The film's third swimming number, a dream sequence, is less successful. Imagining Ros in a glittering bathing suit and tinsel-like hairpiece, Larry dreams that she brings him to the watering hole where they first met only to kiss Rick. Jealous, Larry fights his rival underwater and wins Ros before she turns him away again. Between the murky water, the goofy fight, and Lawford's less-than-great swimming, the number isn't one of the best I've seen, but it has its charms.
It feels almost blasphemous to say, but it could be argued that Cyd and Ricardo's dancing steals the film. Their second number in particular makes my jaw drop from the electricity of their performance and the eroticism of their choreography. It is easily one of my favorite musical moments, ever.
In addition to the four leads, On an Island with You has a terrific supporting cast that includes Dick Simmons (who seems to be in almost all of Esther's films), Kathryn Beaumont (the voice of Alice from Disney's Alice in Wonderland and Wendy from Peter Pan), Leon Ames, Xavier Cugat, and the great Jimmy Durante. When asked who her favorite leading man was, Esther would sometimes answer Durante, who also appeared with her in This Time for Keeps (1947). Although I get why his schtick won't be for everyone, I find Durante to be pretty darn adorable. I love his cheesy jokes and I am often surprised by how touched I am whenever his characters become serious and sincere, such as the scene in On an Island with You where he tries to cheer up Esther with a silly song. I just love him.
Of course, the main reason I always return to this film is -- you guessed it -- Esther Jane Williams. Gorgeous and feisty, Ros is a typical Esther character in that she is a successful careerwoman who stands up for herself and her autonomy. However, the strength of Esther's character is sadly undermined by her romance with Larry. When the films begins, she rightly rebuffs him. She can tell he has intense feelings for her -- he never takes his eyes off of her; he is too persistent when she declines his offer to dance -- and she tries her best to discourage his advances. He doesn't respect her engagement to Rick and, more importantly, he doesn't respect her space or her right to say "no," which is wild when you consider that the script was co-written by two women, Dorothy Cooper and frequent Esther collaborator Dorothy Kingsley.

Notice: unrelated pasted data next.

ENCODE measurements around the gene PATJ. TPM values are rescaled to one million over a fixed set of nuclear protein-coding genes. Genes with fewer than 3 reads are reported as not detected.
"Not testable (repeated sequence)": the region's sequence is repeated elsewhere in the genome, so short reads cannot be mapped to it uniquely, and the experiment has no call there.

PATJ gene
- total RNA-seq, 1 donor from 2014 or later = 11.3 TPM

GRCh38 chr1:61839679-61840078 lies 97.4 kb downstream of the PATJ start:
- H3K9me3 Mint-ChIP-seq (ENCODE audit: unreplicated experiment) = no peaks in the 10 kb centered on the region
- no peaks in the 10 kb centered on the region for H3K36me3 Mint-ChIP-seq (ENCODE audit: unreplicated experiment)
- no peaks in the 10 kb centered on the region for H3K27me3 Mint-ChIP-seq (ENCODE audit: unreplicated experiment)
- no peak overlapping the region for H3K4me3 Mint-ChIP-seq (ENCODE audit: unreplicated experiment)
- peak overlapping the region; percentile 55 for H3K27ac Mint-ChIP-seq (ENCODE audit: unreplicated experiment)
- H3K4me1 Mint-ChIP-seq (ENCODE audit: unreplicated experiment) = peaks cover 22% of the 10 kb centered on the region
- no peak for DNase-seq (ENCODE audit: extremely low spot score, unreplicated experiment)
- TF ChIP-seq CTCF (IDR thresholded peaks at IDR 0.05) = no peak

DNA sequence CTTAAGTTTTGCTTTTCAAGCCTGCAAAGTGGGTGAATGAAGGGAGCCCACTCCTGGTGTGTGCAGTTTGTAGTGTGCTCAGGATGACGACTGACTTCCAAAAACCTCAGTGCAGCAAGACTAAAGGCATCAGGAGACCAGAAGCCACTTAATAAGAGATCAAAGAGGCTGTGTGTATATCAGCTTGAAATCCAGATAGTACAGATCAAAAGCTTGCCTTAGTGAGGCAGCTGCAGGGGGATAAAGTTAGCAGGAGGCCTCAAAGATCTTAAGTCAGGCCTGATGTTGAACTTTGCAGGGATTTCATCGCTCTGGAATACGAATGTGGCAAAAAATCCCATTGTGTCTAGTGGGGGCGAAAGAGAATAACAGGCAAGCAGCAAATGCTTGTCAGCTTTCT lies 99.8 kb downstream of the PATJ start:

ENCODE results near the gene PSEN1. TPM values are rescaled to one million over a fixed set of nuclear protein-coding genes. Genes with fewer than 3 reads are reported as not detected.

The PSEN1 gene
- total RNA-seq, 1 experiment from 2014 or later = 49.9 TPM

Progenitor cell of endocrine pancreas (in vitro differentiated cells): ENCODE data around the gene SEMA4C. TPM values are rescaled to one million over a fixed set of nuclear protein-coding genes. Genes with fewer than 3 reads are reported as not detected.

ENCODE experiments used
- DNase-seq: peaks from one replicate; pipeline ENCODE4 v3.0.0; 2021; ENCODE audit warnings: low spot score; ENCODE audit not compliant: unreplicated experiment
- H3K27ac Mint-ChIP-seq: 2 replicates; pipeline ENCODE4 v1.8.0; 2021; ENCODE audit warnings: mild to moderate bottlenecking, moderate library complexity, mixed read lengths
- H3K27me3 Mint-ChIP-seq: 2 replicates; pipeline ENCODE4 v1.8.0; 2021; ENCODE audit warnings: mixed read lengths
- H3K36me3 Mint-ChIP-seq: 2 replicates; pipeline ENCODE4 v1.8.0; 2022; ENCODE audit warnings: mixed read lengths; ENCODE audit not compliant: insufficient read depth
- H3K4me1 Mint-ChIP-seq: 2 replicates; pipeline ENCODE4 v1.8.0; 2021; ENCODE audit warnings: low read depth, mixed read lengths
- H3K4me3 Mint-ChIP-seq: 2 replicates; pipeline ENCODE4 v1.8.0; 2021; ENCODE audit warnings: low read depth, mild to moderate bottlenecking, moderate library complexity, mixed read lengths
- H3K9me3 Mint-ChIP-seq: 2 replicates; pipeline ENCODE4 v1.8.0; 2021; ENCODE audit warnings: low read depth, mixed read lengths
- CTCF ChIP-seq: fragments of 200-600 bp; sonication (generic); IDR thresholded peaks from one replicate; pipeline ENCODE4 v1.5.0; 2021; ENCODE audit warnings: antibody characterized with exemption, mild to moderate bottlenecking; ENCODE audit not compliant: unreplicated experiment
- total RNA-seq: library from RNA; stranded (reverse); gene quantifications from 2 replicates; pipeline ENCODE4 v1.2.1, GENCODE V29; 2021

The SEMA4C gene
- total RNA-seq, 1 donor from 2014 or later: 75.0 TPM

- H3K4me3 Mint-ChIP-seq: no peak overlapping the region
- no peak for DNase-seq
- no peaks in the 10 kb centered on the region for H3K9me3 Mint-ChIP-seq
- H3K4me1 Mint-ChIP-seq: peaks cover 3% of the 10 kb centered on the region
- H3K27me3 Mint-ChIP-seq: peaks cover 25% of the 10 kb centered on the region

After their time on the island, though, Ros starts to see Larry in a different light when she really shouldn't. Does he attack her? No. Are there glimmers of a good guy that sometimes come through? Sure. But is all of that enough to negate his creepy attitude and the fact that he kidnapped her? No!